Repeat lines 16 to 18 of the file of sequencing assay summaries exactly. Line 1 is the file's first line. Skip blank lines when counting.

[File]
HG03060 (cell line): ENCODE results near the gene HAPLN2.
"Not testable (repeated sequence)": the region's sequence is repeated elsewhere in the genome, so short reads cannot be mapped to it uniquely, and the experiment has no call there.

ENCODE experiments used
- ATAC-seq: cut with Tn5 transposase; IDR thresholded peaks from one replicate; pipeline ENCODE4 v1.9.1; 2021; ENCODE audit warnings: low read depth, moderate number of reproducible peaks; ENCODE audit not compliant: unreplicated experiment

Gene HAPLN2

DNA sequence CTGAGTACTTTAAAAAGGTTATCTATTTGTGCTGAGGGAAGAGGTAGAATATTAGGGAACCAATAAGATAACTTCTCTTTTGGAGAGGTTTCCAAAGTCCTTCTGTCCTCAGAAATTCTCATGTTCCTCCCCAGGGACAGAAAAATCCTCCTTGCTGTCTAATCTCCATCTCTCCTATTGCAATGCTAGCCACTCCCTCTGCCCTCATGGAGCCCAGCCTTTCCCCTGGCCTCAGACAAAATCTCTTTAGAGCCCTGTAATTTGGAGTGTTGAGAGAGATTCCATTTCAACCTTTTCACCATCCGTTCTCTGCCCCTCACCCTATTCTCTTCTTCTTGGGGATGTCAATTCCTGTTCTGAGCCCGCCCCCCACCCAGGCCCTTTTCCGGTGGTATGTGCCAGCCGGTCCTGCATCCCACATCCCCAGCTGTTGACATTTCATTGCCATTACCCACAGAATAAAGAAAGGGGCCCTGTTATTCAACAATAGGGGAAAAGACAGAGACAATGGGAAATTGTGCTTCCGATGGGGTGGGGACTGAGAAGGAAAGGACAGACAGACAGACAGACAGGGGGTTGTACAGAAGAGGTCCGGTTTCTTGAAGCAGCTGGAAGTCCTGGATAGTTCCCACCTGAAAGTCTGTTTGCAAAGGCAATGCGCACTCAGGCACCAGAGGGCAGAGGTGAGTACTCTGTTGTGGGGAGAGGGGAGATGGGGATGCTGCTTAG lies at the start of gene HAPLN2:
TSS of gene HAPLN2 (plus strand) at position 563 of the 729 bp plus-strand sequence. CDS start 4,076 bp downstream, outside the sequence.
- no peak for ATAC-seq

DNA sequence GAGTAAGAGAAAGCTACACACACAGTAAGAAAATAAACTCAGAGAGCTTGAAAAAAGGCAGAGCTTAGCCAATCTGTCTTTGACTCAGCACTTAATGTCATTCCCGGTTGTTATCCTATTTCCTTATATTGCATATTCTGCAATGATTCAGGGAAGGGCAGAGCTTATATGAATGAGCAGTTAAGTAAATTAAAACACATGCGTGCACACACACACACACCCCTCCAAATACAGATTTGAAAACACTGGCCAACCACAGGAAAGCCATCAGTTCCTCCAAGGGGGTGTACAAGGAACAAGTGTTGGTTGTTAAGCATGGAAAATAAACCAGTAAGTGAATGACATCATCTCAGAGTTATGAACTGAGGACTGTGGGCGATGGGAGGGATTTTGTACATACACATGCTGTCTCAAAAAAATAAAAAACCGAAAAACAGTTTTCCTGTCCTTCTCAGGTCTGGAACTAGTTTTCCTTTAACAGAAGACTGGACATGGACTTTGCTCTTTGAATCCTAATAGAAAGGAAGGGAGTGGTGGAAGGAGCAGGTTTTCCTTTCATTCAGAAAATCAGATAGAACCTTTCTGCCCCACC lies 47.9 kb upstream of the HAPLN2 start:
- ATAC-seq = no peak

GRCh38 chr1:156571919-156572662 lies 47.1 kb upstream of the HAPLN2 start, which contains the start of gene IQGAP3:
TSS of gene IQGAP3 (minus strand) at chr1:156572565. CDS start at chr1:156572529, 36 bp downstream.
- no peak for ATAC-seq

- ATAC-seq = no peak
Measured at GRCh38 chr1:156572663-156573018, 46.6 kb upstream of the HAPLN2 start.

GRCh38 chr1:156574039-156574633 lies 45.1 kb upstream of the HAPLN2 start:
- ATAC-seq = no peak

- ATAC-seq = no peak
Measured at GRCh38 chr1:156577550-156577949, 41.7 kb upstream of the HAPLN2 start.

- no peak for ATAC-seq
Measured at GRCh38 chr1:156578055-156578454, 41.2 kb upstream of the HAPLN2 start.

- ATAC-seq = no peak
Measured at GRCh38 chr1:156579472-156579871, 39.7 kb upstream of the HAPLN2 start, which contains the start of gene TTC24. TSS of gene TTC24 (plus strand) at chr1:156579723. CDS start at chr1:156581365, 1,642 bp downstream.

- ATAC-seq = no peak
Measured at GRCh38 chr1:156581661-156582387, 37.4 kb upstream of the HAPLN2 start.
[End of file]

GRCh38 chr1:156574039-156574633 lies 45.1 kb upstream of the HAPLN2 start:
- ATAC-seq = no peak

- ATAC-seq = no peak